Does the recognition process necessarily require the receiving country to issue a validation of the foreign title under consideration?
No. The purpose of the process of recognition of degrees is to determine whether a higher education degree which has been granted abroad presents similar characteristics with the diplomas conferred in the jurisdiction of the host country. In the positive event, the entity of the Administration in charge of the process bestows official recognition to the foreign degree, granting it the same academic and legal effects that are given to the national degrees. In the negative event, that is, when the characteristics of the foreign title do not resemble that of the titles conferred by the receiving country, the administrative body has the duty to deny its recognition.
Does UNESCO-IESALC provide any advisory or support service for a recognition process in any country in Latin America and the Caribbean?
No. UNESCO-IESALC is not mandated to intervene in this matter and only promotes and channels the subscription, ratification and further development of the New Regional Convention on the Recognition of Studies, Diplomas and Degrees in Higher Education in Latin America and the Caribbean, in the conviction that this type of instrument - based on clear and common criteria - will ensure greater regional mobility of students, graduates, teachers and university researchers, which is fundamental and highly necessary in order to strengthen internationalization processes, accelerate the training of human talent and favor the circulation of knowledge.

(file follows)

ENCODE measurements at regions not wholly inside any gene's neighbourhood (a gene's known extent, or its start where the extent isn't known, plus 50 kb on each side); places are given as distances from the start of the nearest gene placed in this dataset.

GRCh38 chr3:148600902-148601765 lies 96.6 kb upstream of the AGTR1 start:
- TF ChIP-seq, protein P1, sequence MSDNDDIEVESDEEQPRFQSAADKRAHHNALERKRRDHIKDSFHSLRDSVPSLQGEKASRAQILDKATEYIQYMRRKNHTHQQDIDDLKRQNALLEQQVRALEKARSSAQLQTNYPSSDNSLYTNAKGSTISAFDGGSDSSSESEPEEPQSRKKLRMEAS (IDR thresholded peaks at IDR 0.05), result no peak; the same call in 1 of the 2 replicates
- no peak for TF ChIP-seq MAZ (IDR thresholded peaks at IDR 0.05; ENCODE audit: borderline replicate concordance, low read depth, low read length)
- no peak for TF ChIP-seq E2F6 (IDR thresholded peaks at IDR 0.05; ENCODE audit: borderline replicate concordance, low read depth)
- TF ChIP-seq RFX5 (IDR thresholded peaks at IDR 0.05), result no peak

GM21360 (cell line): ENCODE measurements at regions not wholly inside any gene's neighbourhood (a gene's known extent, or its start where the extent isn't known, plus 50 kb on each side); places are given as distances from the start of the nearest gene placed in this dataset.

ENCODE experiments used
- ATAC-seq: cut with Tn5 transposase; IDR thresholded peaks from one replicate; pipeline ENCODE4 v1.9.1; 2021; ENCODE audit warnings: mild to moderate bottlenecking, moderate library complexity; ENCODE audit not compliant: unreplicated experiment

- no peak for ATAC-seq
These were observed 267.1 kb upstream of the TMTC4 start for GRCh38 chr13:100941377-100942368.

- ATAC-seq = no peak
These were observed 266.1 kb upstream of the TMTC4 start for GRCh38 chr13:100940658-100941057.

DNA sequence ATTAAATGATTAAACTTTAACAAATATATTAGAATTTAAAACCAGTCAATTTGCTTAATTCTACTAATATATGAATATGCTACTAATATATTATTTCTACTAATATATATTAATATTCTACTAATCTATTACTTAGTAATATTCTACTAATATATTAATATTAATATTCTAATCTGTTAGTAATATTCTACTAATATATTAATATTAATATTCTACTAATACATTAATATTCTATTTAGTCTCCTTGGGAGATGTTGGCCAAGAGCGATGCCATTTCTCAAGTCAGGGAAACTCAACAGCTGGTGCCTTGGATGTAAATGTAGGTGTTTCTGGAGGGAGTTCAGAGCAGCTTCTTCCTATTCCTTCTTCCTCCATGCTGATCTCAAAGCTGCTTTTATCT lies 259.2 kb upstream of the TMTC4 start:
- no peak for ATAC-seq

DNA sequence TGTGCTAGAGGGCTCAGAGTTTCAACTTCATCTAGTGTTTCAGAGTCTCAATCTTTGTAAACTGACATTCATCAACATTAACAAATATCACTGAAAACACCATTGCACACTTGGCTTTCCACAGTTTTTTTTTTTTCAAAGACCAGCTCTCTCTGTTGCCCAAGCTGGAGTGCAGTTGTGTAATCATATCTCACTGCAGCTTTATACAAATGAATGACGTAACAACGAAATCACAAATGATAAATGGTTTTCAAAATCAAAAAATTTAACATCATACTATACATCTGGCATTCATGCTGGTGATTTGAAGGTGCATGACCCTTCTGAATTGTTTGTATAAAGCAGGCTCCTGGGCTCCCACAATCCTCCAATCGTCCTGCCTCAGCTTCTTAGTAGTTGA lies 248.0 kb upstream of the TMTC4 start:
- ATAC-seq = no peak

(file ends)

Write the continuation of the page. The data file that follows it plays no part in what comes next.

If my country has adopted and ratified both the Global Convention on the Recognition of Qualifications concerning Higher Education Higher Education and the New Regional Convention, which one applies in my country?
Both. There is no normative hierarchy between them and they are totally autonomous in the course of their further development.
If my country has adopted both conventions, which one should I choose?
Both agreements apply. In the case of normative discrepancies, the principle of specialty is raised, which the New Regional Agreement will apply with preference in the event that the title in question has been conferred by another Latin American or Caribbean country, provided that it is a subscriber to the convention.
What can I do to promote the ratification of the New Regional Convention in my country?
Check the ministerial and parliamentary contacts listed in the country of which you are a national or resident, and urge your authorities to put the ratification of the New Regional Convention on the legislative agenda.